Race Discrimination & Harassment


The racial wage gap in the United States is staggering due to race discrimination and harassment.  The Economic Policy Institute (“EPI”) reported that the hourly pay gap between Black and white workers is the worst it’s been in forty years.  Four decades ago, Black workers earned 22.2% less than their white counterparts (adjusting for education); today, that gap has widened to 30.1%.

This is especially troubling given that this wage gap was shrinking in the late 1990’s yet, since the Great Recession, has increased and become ever more prevalent – especially amongst Black women, who had nearly gained wage parity with their white counterparts just a decade before.

This troubling disparity is not attributable to differences in education; rather, the difference is most pronounced for Black college-educated men.  “Black male college graduates (both those with just a college degree and those who have gone beyond college) newly entering the workforce started the 1980s with less than a 10 percent disadvantage relative to white college graduates but by 2014 similarly educated new entrants were at a roughly 18 percent deficit.”

Though the African American experience is not monolithic . . . the primary driver of the expansion and narrowing of these gaps has been changes in discrimination, unobservable skills, or some combination of the two. This term is likely capturing the ebb and flow of government enforcement in anti-discrimination and civil rights laws, or the growing importance of other unmeasured factors.

Wage gaps are growing primarily because of discrimination (or racial differences in skills or worker characteristics that are unobserved or unmeasured in the data) and growing earnings inequality in general.

In the post-2000 period, these forces have been even greater than the effects of the Great Recession, as the political and financial support necessary to fight labor market discrimination has continued to wane. 


One of the most important ways to end the racial wage gap is consistent, vigorous, and unwavering enforcement of the antidiscrimination laws.  Lack of enforcement of the antidiscrimination laws has directly caused a rise in the racial wage gap.  Familiarize yourself with the antidiscrimination laws and demand compliance with them:

The 1964 Civil Rights Act, Title VII is the federal prohibition against race discrimination.  Title VII applies to employers with 15 of more employees and prohibits the following unlawful conduct:

(1) to fail or refuse to hire or to discharge any individual, or otherwise to discriminate against any individual with respect to his compensation, terms, conditions, or privileges of employment, because of such individual’s race, color, religion, sex, or national origin; or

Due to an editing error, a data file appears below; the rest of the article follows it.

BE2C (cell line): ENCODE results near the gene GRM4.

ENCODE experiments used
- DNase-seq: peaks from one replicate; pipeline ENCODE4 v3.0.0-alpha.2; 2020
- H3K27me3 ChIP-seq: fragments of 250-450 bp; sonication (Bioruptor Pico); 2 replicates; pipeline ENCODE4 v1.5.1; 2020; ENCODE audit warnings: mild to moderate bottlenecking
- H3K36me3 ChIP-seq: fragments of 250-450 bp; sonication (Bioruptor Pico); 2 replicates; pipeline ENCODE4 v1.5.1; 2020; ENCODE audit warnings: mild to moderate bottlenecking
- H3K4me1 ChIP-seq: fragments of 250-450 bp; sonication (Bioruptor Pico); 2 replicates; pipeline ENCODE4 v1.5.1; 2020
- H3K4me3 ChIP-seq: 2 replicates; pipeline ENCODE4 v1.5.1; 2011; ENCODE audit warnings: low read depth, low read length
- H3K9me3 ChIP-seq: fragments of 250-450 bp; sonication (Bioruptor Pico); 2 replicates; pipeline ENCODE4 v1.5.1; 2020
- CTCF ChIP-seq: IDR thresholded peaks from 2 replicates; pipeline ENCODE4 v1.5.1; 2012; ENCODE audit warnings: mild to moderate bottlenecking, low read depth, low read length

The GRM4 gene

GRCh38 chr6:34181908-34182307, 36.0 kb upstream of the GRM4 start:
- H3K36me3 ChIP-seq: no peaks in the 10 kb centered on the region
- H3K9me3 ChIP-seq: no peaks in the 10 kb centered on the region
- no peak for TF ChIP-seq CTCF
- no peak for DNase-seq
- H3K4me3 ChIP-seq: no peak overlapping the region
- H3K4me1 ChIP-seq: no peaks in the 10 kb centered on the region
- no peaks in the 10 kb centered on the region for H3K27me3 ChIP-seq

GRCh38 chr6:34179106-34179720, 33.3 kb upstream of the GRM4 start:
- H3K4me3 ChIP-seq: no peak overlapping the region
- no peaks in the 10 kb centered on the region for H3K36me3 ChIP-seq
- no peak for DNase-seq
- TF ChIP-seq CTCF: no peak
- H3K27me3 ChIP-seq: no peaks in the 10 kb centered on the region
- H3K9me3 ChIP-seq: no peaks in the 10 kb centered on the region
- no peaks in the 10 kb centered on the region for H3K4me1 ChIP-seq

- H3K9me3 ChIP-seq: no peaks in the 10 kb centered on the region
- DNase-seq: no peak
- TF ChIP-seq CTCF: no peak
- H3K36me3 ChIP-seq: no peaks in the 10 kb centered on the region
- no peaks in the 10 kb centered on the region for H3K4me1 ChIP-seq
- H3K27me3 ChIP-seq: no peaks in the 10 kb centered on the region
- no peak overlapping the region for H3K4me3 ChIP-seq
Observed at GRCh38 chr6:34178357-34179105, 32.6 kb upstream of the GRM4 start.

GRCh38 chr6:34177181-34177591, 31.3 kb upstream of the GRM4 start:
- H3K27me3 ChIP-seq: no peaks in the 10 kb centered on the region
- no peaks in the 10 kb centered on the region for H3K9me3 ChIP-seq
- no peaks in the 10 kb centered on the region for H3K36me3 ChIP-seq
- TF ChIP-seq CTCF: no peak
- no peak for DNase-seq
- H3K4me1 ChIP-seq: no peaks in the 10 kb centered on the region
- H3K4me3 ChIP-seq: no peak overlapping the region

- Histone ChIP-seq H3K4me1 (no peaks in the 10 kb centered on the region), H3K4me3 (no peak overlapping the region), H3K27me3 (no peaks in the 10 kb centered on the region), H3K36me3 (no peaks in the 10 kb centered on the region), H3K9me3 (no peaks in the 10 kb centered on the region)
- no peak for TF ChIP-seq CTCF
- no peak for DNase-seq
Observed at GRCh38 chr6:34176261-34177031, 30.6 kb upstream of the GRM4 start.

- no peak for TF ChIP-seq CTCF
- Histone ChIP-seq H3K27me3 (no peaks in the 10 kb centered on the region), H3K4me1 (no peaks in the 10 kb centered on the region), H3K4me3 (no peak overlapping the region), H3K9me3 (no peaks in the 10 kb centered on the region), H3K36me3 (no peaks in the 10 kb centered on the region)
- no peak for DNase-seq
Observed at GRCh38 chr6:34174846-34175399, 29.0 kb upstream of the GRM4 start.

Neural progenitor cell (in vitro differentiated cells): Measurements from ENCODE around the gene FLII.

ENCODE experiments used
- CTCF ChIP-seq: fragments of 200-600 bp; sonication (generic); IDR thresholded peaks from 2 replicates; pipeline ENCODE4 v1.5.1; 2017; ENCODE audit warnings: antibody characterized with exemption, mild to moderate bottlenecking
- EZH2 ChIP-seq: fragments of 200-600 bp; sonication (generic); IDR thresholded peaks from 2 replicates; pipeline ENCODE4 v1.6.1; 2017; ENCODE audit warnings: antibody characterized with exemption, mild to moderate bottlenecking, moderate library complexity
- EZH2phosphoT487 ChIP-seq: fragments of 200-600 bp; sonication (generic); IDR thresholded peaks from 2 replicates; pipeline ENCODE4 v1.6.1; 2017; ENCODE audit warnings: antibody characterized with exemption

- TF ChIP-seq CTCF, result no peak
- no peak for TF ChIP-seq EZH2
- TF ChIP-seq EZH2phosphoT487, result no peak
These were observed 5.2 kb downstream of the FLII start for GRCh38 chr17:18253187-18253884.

(2) to limit, segregate, or classify his employees or applicants for employment in any way which would deprive or tend to deprive any individual of employment opportunities or otherwise adversely affect his status as an employee, because of such individual’s race, color, religion, sex, or national origin.

California’s Fair Employment & Housing Act (“FEHA”) provides increased protections and applies to companies with 5 or more employees (1 or more in the case of harassment) whether public, private, labor organization or employment agency.  It is unlawful:

  • to discriminate against job applicants and employees . . . or retaliate against them because they have asserted their rights under the law
  • The FEHA prohibits harassment . . . against an employee, an applicant, an unpaid intern or volunteer, or a contractor.

Unlike federal law, coworkers who are not supervisors can be sued and held personally liable for unlawful workplace harassment in California.

If you feel that you have been discriminated against by an employer because of your race – whether in hiring, interviewing or career advancement opportunities being provided to you, or if you are suffering from racial harassment at work – do not remain silently!

Discrimination is on the rise because antidiscrimination laws are being underenforced.  Gather your facts and speak with a lawyer at Vision Legal, Inc., who knows the law on race discrimination, racial harassment, and retaliation.  You are protected against all forms of retaliation for exercising your legal rights.

You are not alone –  Vision Legal, Inc., is here to look out for you!


Economic Policy Institute, Black-White Wage Gap, Sept. 2016